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The town was an ancient Moabite settlement, and is mentioned in the Bible.
"Aroer, which is on the edge of the valley of Arnon" (Deut. ii. 36), is probably represented by the present ruins of 'Arzā'ir on the north bank of the Arnon ravine, about eleven miles (18 kilometres) from the mouth of the river (Tristram, "Moab," pp. 129-131). The city was still standing in the time of Eusebius. This place was usually described by its situation, in order to distinguish it from other localities of the same name (Deut. iii. 12, iv. 48; Josh. xii. 2, xiii. 9; Judges xi. 26; II Sam. xxiv. 5).
It appears first as having been captured by the Amorite king Sihon from Moab (compare Num. xxi. 26). It should be noted that in the Mesha inscription, l. 26, it is mentioned as having been built by the Moabites. After Israel's attack on the Amorites, it was assigned as part of the territory of the tribe of Reuben, whose southern frontier it marked. This is the city mentioned in Num. xxxii. 34, with the southern towns, as having been built by the children of Gad before the distribution of the land. When Hazael and his Syrians took from Israel the territory across the Jordan, Aroer is given as its southern limit (II Kings x. 33). It is clear, from Jer. xlviii. 19, that the Moabites ultimately recovered it from the Israelites.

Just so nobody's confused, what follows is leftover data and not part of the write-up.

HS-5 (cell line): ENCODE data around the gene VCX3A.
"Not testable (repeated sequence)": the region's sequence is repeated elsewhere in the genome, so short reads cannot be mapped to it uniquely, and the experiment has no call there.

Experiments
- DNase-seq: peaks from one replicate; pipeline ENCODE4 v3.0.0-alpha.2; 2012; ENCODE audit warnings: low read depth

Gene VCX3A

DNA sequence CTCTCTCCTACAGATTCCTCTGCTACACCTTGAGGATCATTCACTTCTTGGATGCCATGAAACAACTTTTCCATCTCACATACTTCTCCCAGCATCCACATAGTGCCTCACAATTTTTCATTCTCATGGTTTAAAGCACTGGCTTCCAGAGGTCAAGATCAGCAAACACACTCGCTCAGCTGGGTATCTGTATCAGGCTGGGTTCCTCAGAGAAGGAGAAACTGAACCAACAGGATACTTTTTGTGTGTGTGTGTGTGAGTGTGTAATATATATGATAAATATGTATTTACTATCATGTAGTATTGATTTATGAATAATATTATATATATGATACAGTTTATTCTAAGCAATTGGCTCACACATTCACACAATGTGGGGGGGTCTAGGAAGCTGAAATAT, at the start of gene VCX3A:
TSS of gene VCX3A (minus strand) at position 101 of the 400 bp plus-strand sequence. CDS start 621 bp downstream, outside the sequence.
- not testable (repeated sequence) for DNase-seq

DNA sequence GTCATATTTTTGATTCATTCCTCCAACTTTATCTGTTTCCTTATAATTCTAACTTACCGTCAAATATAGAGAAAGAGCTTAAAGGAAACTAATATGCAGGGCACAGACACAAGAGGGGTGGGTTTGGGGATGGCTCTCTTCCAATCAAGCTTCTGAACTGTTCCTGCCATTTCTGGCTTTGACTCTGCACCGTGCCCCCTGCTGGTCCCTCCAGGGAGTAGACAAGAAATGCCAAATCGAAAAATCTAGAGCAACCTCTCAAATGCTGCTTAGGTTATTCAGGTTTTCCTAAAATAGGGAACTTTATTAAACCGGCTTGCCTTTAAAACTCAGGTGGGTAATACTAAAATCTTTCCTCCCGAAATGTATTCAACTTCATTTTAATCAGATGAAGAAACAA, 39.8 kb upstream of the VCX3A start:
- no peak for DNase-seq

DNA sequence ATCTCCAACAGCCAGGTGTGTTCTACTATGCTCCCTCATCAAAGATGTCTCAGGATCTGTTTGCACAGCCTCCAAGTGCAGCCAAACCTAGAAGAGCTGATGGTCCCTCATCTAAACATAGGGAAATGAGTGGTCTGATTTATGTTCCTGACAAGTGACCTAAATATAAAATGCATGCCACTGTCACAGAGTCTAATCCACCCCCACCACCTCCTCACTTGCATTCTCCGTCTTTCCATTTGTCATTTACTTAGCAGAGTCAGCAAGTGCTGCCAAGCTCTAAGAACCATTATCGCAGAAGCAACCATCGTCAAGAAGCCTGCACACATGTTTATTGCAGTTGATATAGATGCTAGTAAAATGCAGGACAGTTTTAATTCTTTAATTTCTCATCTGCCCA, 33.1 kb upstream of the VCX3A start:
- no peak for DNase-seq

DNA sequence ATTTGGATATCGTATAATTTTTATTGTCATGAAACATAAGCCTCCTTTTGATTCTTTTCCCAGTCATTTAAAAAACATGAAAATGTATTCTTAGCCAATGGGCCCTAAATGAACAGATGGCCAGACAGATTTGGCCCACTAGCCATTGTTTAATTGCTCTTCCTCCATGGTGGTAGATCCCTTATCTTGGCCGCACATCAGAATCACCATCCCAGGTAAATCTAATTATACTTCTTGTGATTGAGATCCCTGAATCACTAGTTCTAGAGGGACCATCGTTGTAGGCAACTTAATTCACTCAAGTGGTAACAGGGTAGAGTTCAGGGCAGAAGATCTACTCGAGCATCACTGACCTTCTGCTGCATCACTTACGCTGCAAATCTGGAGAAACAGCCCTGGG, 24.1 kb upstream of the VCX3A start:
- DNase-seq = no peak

According to a prophecy in the writings of Isaiah (chapter 17, verse 2), Aroer will become either forsaken, forsaken and desolate, or forsaken forever, depending on which manuscript is used to derive the English translation. Its geographical surroundings may be included in this prophecy, as well, as the verse reads "the cities of Aroer."
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